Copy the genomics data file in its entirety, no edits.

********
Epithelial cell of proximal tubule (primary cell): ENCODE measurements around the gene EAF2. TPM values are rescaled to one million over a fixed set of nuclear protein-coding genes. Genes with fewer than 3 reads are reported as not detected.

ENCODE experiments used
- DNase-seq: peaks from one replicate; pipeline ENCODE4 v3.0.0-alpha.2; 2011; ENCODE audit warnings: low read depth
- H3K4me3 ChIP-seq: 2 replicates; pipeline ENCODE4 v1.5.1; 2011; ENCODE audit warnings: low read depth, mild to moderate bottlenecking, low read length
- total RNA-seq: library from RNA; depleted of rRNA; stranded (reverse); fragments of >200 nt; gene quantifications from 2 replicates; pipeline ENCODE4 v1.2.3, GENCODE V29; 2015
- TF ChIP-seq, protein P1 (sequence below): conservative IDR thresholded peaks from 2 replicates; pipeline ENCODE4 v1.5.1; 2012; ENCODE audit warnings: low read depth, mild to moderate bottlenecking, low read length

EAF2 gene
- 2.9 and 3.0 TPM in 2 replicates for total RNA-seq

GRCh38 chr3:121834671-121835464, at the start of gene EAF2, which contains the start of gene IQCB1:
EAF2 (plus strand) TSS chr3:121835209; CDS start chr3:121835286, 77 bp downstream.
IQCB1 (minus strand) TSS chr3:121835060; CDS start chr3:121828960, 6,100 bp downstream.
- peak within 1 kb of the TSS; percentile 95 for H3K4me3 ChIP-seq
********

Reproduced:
Epithelial cell of proximal tubule (primary cell): ENCODE measurements around the gene EAF2. TPM values are rescaled to one million over a fixed set of nuclear protein-coding genes. Genes with fewer than 3 reads are reported as not detected.

ENCODE experiments used
- DNase-seq: peaks from one replicate; pipeline ENCODE4 v3.0.0-alpha.2; 2011; ENCODE audit warnings: low read depth
- H3K4me3 ChIP-seq: 2 replicates; pipeline ENCODE4 v1.5.1; 2011; ENCODE audit warnings: low read depth, mild to moderate bottlenecking, low read length
- total RNA-seq: library from RNA; depleted of rRNA; stranded (reverse); fragments of >200 nt; gene quantifications from 2 replicates; pipeline ENCODE4 v1.2.3, GENCODE V29; 2015
- TF ChIP-seq, protein P1 (sequence below): conservative IDR thresholded peaks from 2 replicates; pipeline ENCODE4 v1.5.1; 2012; ENCODE audit warnings: low read depth, mild to moderate bottlenecking, low read length

EAF2 gene
- 2.9 and 3.0 TPM in 2 replicates for total RNA-seq

GRCh38 chr3:121834671-121835464, at the start of gene EAF2, which contains the start of gene IQCB1:
EAF2 (plus strand) TSS chr3:121835209; CDS start chr3:121835286, 77 bp downstream.
IQCB1 (minus strand) TSS chr3:121835060; CDS start chr3:121828960, 6,100 bp downstream.
- peak within 1 kb of the TSS; percentile 95 for H3K4me3 ChIP-seq